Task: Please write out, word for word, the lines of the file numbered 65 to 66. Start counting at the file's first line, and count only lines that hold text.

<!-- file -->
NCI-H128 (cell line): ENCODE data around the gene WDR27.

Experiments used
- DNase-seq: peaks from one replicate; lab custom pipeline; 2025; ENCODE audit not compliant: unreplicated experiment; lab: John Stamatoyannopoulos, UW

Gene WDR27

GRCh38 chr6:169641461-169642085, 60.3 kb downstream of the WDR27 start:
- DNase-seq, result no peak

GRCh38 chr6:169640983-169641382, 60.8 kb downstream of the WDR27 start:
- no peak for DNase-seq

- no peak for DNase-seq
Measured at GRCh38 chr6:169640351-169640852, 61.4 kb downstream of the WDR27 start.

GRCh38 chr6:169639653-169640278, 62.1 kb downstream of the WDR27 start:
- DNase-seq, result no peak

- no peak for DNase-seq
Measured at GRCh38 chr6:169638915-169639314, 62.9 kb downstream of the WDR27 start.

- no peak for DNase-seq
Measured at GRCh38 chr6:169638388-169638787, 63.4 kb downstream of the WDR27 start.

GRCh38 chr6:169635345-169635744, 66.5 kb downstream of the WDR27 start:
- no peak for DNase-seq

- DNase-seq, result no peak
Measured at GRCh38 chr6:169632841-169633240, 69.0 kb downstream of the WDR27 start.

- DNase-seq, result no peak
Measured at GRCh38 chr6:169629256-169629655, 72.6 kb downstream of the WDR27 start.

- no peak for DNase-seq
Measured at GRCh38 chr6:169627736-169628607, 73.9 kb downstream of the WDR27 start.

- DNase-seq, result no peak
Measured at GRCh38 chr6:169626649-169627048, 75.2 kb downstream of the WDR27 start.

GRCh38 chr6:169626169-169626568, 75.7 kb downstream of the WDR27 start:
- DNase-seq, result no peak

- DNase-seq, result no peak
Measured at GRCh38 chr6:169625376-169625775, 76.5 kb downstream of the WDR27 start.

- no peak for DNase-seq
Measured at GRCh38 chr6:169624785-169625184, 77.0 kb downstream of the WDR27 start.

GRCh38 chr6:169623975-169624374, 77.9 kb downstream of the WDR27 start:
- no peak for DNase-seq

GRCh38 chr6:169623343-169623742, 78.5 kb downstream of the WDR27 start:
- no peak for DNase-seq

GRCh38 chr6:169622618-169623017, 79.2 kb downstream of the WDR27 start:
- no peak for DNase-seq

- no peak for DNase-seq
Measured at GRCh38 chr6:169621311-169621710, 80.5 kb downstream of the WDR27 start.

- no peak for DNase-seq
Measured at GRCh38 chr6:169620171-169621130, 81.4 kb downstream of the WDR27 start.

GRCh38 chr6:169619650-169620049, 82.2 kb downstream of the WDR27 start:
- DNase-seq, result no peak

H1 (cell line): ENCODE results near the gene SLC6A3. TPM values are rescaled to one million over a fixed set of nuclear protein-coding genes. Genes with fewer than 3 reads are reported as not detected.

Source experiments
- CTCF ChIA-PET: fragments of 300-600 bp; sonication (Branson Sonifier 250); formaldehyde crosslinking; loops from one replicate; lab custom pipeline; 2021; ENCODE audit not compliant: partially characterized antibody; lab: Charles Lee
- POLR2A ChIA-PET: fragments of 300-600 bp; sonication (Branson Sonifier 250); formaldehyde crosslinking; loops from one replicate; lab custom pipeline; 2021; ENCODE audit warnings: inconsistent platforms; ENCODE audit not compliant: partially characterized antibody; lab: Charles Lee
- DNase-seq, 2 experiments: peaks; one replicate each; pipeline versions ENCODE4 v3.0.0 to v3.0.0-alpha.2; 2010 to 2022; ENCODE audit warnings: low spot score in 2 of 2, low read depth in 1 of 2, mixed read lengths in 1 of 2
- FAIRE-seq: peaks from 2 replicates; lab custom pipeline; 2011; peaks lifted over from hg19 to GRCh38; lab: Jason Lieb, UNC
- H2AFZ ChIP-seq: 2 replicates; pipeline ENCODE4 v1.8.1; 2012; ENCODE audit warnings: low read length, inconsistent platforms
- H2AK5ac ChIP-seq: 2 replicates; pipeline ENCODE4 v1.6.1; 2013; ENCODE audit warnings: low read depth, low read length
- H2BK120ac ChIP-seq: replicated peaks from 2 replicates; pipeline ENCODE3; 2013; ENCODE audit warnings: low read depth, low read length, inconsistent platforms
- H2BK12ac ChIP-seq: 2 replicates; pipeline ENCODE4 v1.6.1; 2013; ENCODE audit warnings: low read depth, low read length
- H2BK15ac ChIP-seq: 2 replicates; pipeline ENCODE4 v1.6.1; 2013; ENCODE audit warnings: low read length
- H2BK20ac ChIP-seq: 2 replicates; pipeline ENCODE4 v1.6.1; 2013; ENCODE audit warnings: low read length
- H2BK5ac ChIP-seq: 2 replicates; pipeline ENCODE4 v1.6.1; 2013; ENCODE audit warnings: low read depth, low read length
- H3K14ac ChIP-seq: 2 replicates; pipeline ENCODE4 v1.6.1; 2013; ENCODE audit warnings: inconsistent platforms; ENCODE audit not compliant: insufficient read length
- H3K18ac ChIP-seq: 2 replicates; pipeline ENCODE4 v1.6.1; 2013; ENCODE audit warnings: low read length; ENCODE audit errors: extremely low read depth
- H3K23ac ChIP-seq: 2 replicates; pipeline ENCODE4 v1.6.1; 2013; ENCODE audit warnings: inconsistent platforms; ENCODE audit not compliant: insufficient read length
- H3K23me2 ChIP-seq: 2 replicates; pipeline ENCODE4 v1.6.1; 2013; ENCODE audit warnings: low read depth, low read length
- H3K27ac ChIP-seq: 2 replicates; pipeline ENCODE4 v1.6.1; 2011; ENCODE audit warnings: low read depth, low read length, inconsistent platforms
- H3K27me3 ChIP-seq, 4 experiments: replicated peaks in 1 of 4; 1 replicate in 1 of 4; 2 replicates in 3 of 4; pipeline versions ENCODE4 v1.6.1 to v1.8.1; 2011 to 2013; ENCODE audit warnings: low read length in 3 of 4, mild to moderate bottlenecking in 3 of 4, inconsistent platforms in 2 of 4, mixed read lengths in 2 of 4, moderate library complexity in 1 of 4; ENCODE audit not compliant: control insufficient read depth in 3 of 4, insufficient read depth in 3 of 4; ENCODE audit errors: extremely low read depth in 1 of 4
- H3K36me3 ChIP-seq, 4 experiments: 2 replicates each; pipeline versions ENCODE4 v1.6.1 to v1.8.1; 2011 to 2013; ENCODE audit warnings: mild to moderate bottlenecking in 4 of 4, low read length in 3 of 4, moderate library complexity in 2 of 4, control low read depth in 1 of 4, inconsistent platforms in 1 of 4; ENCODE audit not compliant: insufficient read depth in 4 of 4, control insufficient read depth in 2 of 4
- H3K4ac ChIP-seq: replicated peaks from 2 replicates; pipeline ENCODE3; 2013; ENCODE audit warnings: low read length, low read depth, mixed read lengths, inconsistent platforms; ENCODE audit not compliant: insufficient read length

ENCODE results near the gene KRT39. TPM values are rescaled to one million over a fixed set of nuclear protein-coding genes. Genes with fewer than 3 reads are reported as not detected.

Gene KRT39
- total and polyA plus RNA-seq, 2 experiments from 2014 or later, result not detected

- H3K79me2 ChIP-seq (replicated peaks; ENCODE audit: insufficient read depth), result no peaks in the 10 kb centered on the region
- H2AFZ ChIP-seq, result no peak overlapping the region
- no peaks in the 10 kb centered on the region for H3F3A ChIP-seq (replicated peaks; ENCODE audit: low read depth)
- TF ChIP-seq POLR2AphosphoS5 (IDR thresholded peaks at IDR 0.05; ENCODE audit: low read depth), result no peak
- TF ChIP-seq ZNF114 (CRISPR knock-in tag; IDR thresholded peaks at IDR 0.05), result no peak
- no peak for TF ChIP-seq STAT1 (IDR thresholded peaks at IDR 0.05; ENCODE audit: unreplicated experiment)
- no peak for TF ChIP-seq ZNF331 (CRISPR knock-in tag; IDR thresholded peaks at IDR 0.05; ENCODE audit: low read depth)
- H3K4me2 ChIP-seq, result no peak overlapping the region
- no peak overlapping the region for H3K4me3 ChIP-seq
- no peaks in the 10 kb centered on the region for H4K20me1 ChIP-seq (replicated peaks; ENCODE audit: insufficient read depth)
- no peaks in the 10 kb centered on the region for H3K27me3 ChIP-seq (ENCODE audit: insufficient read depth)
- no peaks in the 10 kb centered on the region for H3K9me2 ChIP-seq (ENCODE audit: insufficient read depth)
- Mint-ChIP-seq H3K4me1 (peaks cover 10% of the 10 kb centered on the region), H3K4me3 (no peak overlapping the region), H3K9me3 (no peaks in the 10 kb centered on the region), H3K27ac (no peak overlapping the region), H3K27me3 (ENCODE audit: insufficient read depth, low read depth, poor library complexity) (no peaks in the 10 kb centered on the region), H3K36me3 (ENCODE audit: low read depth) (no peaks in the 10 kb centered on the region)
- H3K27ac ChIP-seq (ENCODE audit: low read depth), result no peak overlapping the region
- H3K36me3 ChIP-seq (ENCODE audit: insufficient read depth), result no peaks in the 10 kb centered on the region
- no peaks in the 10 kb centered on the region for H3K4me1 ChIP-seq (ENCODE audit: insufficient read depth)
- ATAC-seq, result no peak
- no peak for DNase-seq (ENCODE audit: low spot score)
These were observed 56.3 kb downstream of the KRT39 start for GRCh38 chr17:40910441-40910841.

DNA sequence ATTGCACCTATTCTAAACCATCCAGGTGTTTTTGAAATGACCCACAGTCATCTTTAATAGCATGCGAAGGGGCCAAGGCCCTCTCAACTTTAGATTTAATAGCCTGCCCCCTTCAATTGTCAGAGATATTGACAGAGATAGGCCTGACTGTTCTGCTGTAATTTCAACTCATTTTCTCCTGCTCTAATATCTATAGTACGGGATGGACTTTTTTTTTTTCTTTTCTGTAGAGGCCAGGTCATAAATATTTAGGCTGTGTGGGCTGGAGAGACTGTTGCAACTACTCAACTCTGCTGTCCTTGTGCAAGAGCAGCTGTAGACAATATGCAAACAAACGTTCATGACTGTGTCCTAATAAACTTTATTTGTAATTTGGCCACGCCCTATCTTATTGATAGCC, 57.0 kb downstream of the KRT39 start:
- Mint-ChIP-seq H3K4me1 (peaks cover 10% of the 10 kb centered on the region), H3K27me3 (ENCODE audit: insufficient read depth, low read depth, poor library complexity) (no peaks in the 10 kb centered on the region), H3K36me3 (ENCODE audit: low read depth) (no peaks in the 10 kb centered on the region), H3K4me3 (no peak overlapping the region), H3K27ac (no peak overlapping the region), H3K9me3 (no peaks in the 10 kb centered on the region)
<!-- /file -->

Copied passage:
- H3K4ac ChIP-seq: replicated peaks from 2 replicates; pipeline ENCODE3; 2013; ENCODE audit warnings: low read length, low read depth, mixed read lengths, inconsistent platforms; ENCODE audit not compliant: insufficient read length

ENCODE results near the gene KRT39. TPM values are rescaled to one million over a fixed set of nuclear protein-coding genes. Genes with fewer than 3 reads are reported as not detected.